This study provides the first mechanism for future modelling to predict the environmental life cycle of plutonium from hot particles, including how they are slowly broken down in the environment over a long period, and potentially exposed to animals and humans through inhalation, soil or ground water.

“The resulting radioactive contamination and cover-up continues to haunt us,” lead study author from Monash University’s School of Earth, Atmosphere and Environment Dr Megan Cook said.

“The results of our study profoundly changes our understanding of the nature of hot particles at Maralinga – despite the fact that those were some of the best studied particles anywhere in the world.”

Sue Haseldine, who grew up in the Koonibba district in the 1950s and 1960s, has long campaigned against nuclear testing and weapons.

She has been part of the International Campaign to Abolish Nuclear Weapons (ICAN), an organisation awarded the Nobel Peace Prize in 2017, and has spoken about her experience growing up in the shadow of nuclear testing at Maralinga.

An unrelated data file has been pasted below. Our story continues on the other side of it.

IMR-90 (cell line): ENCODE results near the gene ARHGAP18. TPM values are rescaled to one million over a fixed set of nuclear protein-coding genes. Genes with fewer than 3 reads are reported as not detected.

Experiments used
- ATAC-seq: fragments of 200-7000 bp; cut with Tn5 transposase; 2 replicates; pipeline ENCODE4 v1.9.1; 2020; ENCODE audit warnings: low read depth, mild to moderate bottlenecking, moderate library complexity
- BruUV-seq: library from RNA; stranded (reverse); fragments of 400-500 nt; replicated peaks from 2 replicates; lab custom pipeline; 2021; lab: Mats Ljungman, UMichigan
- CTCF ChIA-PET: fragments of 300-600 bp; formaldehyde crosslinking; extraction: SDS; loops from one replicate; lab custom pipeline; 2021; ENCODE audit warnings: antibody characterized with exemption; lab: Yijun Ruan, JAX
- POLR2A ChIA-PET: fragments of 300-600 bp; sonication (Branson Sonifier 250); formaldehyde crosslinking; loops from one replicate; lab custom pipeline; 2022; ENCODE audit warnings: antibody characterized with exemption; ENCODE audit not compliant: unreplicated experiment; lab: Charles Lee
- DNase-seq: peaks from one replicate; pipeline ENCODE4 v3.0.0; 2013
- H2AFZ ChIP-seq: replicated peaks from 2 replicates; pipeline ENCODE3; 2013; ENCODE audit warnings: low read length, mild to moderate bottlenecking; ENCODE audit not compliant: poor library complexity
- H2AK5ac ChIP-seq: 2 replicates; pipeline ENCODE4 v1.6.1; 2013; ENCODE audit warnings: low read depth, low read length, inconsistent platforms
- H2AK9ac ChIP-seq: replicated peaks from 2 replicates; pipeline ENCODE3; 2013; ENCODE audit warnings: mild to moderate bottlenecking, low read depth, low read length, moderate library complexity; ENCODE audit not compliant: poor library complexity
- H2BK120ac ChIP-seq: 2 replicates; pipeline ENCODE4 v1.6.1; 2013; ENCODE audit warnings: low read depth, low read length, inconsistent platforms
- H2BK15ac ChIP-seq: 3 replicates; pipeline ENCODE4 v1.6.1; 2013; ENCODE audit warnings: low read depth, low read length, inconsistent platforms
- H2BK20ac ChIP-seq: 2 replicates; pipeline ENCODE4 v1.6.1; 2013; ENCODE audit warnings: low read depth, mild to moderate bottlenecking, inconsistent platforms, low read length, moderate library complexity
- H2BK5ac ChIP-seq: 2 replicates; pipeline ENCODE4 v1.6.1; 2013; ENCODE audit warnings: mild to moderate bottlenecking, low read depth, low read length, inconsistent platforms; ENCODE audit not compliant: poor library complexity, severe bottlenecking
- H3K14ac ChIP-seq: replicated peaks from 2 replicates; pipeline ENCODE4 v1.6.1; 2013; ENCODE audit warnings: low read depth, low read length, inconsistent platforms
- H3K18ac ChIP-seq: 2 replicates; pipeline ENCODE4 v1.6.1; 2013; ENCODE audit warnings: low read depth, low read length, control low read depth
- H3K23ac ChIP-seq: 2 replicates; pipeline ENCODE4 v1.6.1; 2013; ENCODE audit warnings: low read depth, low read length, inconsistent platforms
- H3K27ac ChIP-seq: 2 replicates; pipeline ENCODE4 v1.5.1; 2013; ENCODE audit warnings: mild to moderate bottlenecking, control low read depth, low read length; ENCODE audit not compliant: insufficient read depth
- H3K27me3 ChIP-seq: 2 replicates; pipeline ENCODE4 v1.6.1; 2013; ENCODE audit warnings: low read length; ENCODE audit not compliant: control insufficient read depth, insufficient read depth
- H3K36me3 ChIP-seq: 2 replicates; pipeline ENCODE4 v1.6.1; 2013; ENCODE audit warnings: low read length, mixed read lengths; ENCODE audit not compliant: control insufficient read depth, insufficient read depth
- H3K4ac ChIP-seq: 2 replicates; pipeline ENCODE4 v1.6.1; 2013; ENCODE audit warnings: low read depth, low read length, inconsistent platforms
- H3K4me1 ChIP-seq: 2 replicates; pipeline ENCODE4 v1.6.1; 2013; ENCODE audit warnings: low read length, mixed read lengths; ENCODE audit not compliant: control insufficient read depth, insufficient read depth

Ms Haseldine said the people in the area had long-suspected there were health issues deriving from those tests.

“Experts would tell you that radiation will not last for 60 years, nor 60,000, but for a long, long time, and it is still causing troubles today,” she said.

“The old ladies told me these cancers and illnesses were not around before the bomb and over the years I have seen the rates go up.

“There are a lot more younger people with heart problems – it is known that radiation problems can cause heart diseases – and it is coming down through the generations.”